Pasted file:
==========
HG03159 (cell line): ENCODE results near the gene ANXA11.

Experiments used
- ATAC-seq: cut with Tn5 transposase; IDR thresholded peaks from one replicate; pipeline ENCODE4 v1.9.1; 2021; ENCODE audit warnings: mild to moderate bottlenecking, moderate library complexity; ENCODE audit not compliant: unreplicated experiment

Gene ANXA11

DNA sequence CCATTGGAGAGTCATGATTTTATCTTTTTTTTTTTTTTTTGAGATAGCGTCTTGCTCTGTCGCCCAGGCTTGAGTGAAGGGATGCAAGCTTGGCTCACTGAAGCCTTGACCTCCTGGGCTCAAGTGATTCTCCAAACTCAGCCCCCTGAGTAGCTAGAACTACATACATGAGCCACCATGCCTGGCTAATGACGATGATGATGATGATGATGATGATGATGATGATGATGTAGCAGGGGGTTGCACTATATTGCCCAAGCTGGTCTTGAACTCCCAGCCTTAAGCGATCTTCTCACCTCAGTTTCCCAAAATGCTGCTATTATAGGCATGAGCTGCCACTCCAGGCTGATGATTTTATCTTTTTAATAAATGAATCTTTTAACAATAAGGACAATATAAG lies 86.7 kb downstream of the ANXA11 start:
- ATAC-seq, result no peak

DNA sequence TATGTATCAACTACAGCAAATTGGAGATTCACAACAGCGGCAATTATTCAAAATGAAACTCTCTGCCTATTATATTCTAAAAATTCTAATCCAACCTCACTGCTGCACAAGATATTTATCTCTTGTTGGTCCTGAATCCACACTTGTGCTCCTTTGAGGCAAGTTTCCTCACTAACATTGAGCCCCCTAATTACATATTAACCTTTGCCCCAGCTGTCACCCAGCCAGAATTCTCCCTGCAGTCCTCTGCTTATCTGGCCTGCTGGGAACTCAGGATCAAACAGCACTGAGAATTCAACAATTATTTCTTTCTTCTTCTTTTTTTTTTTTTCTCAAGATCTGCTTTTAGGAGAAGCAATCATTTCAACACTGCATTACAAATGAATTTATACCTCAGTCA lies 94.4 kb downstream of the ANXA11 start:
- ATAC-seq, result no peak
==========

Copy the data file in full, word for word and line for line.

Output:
HG03159 (cell line): ENCODE results near the gene ANXA11.

Experiments used
- ATAC-seq: cut with Tn5 transposase; IDR thresholded peaks from one replicate; pipeline ENCODE4 v1.9.1; 2021; ENCODE audit warnings: mild to moderate bottlenecking, moderate library complexity; ENCODE audit not compliant: unreplicated experiment

Gene ANXA11

DNA sequence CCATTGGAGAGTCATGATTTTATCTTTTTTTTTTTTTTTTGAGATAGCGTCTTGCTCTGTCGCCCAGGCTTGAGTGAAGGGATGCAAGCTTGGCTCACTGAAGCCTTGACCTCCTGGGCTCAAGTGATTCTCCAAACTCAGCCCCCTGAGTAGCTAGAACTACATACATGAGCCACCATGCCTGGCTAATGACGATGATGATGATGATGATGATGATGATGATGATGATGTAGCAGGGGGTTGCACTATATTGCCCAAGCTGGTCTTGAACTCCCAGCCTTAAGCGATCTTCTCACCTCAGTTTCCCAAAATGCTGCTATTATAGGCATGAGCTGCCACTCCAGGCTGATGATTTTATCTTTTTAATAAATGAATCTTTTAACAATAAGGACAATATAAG lies 86.7 kb downstream of the ANXA11 start:
- ATAC-seq, result no peak

DNA sequence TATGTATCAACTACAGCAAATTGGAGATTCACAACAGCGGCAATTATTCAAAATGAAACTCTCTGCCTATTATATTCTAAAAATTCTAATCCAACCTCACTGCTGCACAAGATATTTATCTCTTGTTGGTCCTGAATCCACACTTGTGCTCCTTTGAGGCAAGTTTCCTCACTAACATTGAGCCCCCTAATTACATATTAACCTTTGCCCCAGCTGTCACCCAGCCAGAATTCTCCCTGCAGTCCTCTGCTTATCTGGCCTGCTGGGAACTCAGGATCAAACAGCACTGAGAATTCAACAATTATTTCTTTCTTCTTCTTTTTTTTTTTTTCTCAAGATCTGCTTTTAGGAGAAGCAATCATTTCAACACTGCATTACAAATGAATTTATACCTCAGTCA lies 94.4 kb downstream of the ANXA11 start:
- ATAC-seq, result no peak